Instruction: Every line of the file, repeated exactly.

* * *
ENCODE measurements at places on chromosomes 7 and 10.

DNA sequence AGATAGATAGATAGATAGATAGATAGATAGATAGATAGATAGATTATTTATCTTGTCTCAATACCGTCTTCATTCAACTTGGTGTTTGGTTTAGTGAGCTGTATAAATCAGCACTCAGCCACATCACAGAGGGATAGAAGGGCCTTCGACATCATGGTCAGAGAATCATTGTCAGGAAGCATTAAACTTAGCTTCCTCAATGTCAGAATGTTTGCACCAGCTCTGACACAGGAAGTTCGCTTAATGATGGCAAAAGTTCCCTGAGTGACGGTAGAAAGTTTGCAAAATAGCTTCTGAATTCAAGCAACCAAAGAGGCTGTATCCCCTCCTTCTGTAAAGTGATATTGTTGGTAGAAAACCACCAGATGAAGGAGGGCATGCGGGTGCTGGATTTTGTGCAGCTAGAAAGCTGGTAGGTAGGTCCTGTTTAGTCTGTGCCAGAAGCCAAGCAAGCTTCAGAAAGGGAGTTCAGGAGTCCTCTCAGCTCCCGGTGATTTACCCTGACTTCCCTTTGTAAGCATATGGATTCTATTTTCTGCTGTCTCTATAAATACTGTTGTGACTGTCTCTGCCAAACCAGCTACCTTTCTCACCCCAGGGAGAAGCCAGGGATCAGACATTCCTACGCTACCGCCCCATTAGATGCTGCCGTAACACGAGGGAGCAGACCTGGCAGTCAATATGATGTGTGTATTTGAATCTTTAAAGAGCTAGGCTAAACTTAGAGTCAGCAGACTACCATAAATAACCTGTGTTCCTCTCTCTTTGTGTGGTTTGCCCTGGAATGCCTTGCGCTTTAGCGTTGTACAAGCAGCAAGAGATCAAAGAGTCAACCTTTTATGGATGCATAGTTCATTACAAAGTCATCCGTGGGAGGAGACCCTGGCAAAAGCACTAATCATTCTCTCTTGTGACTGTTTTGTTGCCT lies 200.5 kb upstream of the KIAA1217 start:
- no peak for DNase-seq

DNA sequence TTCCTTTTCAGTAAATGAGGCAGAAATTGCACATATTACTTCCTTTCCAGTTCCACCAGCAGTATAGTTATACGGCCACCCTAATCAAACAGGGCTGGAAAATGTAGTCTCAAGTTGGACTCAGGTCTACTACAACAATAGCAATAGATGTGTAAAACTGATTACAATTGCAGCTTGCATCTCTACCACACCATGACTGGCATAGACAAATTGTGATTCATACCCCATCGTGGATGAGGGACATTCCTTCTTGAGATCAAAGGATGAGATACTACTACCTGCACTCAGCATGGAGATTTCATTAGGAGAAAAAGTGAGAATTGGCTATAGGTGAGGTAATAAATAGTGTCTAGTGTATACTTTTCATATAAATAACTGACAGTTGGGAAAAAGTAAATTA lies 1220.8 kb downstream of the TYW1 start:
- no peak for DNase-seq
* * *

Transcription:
ENCODE measurements at places on chromosomes 7 and 10.

DNA sequence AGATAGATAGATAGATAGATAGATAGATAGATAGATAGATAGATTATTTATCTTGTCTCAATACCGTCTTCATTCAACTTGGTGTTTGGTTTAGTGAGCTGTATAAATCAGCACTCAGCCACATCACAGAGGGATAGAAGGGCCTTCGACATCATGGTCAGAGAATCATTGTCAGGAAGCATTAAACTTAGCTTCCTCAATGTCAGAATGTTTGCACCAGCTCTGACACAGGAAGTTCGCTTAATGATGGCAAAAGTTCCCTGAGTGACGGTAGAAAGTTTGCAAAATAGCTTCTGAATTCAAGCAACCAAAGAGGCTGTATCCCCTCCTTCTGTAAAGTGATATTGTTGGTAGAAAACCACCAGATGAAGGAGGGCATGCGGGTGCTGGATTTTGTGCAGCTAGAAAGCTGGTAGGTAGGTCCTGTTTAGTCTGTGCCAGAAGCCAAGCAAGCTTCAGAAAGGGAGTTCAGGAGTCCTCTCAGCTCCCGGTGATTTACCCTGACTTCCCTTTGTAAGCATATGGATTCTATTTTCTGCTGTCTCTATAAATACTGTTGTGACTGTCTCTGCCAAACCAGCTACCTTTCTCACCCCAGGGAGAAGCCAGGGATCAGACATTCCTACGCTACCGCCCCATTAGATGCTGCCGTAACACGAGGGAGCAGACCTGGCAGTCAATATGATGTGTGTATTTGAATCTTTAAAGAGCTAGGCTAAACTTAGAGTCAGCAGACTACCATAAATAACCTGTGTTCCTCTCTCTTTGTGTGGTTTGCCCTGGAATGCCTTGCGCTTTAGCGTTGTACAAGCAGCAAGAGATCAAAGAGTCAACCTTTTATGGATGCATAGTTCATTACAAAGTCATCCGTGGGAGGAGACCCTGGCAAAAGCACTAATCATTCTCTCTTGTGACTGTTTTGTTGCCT lies 200.5 kb upstream of the KIAA1217 start:
- no peak for DNase-seq

DNA sequence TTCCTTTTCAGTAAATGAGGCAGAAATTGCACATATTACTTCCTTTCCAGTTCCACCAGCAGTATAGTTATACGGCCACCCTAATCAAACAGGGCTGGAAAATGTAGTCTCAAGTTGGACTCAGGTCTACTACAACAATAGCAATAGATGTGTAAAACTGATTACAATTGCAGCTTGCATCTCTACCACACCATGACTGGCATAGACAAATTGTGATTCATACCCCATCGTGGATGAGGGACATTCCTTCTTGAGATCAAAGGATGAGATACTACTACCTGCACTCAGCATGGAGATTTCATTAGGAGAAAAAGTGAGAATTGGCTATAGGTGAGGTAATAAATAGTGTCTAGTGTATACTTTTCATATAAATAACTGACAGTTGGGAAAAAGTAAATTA lies 1220.8 kb downstream of the TYW1 start:
- no peak for DNase-seq